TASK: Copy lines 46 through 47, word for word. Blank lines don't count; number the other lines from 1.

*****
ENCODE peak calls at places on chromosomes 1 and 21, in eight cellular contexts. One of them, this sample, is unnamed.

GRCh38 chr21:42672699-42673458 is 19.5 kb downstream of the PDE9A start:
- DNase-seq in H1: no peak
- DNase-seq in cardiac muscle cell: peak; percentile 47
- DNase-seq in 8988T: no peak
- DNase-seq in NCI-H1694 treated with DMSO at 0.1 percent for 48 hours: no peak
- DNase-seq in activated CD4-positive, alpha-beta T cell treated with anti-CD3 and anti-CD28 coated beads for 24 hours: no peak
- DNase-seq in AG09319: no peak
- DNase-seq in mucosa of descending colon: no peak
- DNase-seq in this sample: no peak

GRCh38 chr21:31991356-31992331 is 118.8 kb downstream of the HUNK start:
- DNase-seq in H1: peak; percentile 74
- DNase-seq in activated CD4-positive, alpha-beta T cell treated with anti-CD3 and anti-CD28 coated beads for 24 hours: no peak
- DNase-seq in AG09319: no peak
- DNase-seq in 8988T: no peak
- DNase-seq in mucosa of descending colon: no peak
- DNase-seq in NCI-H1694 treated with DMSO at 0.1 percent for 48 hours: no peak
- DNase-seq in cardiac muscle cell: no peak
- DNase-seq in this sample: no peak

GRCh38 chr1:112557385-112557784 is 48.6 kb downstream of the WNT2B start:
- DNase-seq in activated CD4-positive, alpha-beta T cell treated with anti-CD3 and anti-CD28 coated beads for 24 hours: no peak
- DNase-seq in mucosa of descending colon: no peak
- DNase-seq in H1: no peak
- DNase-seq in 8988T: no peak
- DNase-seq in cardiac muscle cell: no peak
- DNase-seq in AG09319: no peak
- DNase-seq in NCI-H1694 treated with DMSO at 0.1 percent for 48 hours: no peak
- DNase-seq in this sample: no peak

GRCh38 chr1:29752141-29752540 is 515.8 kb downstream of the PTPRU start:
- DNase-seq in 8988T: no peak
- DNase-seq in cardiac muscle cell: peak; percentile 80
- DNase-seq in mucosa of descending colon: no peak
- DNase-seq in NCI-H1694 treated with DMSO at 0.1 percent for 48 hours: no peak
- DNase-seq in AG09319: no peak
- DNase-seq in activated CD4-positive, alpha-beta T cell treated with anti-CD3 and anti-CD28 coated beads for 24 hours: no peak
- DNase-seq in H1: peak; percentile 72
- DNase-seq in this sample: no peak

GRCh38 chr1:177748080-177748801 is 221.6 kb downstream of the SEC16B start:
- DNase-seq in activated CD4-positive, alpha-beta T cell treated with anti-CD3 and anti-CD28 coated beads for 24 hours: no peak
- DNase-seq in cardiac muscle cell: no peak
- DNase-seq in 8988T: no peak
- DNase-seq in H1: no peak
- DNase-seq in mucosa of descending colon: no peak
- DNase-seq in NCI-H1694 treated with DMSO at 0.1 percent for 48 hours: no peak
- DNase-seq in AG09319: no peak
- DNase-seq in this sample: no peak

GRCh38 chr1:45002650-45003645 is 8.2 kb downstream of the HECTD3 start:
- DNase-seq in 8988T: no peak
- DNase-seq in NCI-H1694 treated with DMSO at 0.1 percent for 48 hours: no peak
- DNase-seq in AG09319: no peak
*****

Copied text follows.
- DNase-seq in this sample: no peak

GRCh38 chr1:45002650-45003645 is 8.2 kb downstream of the HECTD3 start: